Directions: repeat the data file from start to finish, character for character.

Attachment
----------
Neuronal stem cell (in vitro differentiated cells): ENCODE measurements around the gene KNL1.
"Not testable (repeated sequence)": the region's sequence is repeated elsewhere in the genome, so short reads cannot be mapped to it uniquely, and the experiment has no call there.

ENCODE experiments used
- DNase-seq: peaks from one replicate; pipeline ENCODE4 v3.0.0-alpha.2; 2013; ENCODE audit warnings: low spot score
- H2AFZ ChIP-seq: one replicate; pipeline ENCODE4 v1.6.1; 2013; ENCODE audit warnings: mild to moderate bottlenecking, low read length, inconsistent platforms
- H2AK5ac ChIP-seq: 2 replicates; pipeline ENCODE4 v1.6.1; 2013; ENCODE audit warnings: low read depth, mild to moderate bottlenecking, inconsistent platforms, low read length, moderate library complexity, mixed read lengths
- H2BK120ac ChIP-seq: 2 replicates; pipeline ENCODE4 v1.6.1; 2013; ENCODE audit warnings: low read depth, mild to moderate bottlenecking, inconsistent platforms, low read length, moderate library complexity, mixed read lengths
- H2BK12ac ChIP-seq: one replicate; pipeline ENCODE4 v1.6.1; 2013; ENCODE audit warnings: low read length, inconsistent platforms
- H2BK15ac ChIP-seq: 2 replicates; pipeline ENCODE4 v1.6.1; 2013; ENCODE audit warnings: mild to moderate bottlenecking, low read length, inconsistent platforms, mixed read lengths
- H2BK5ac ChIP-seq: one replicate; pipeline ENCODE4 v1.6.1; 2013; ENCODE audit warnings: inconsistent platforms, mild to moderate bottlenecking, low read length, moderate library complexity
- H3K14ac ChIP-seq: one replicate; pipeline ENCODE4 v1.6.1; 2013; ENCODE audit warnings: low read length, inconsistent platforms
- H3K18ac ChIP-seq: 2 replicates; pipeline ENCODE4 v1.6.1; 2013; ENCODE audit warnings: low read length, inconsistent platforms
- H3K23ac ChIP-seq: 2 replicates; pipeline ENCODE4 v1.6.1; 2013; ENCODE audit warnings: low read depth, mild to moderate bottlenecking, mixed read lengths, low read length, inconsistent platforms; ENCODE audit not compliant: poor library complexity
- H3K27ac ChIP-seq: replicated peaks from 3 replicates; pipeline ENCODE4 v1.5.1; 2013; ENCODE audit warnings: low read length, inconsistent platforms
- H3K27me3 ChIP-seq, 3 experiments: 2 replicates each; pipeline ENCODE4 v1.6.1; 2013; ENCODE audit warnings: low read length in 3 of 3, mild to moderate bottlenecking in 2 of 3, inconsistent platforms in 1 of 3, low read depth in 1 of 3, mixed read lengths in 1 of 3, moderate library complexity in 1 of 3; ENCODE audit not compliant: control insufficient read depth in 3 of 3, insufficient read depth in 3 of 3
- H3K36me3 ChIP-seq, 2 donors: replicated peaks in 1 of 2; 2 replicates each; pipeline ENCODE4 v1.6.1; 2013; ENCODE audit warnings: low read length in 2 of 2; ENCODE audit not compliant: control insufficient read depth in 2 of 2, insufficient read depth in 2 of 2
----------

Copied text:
Neuronal stem cell (in vitro differentiated cells): ENCODE measurements around the gene KNL1.
"Not testable (repeated sequence)": the region's sequence is repeated elsewhere in the genome, so short reads cannot be mapped to it uniquely, and the experiment has no call there.

ENCODE experiments used
- DNase-seq: peaks from one replicate; pipeline ENCODE4 v3.0.0-alpha.2; 2013; ENCODE audit warnings: low spot score
- H2AFZ ChIP-seq: one replicate; pipeline ENCODE4 v1.6.1; 2013; ENCODE audit warnings: mild to moderate bottlenecking, low read length, inconsistent platforms
- H2AK5ac ChIP-seq: 2 replicates; pipeline ENCODE4 v1.6.1; 2013; ENCODE audit warnings: low read depth, mild to moderate bottlenecking, inconsistent platforms, low read length, moderate library complexity, mixed read lengths
- H2BK120ac ChIP-seq: 2 replicates; pipeline ENCODE4 v1.6.1; 2013; ENCODE audit warnings: low read depth, mild to moderate bottlenecking, inconsistent platforms, low read length, moderate library complexity, mixed read lengths
- H2BK12ac ChIP-seq: one replicate; pipeline ENCODE4 v1.6.1; 2013; ENCODE audit warnings: low read length, inconsistent platforms
- H2BK15ac ChIP-seq: 2 replicates; pipeline ENCODE4 v1.6.1; 2013; ENCODE audit warnings: mild to moderate bottlenecking, low read length, inconsistent platforms, mixed read lengths
- H2BK5ac ChIP-seq: one replicate; pipeline ENCODE4 v1.6.1; 2013; ENCODE audit warnings: inconsistent platforms, mild to moderate bottlenecking, low read length, moderate library complexity
- H3K14ac ChIP-seq: one replicate; pipeline ENCODE4 v1.6.1; 2013; ENCODE audit warnings: low read length, inconsistent platforms
- H3K18ac ChIP-seq: 2 replicates; pipeline ENCODE4 v1.6.1; 2013; ENCODE audit warnings: low read length, inconsistent platforms
- H3K23ac ChIP-seq: 2 replicates; pipeline ENCODE4 v1.6.1; 2013; ENCODE audit warnings: low read depth, mild to moderate bottlenecking, mixed read lengths, low read length, inconsistent platforms; ENCODE audit not compliant: poor library complexity
- H3K27ac ChIP-seq: replicated peaks from 3 replicates; pipeline ENCODE4 v1.5.1; 2013; ENCODE audit warnings: low read length, inconsistent platforms
- H3K27me3 ChIP-seq, 3 experiments: 2 replicates each; pipeline ENCODE4 v1.6.1; 2013; ENCODE audit warnings: low read length in 3 of 3, mild to moderate bottlenecking in 2 of 3, inconsistent platforms in 1 of 3, low read depth in 1 of 3, mixed read lengths in 1 of 3, moderate library complexity in 1 of 3; ENCODE audit not compliant: control insufficient read depth in 3 of 3, insufficient read depth in 3 of 3
- H3K36me3 ChIP-seq, 2 donors: replicated peaks in 1 of 2; 2 replicates each; pipeline ENCODE4 v1.6.1; 2013; ENCODE audit warnings: low read length in 2 of 2; ENCODE audit not compliant: control insufficient read depth in 2 of 2, insufficient read depth in 2 of 2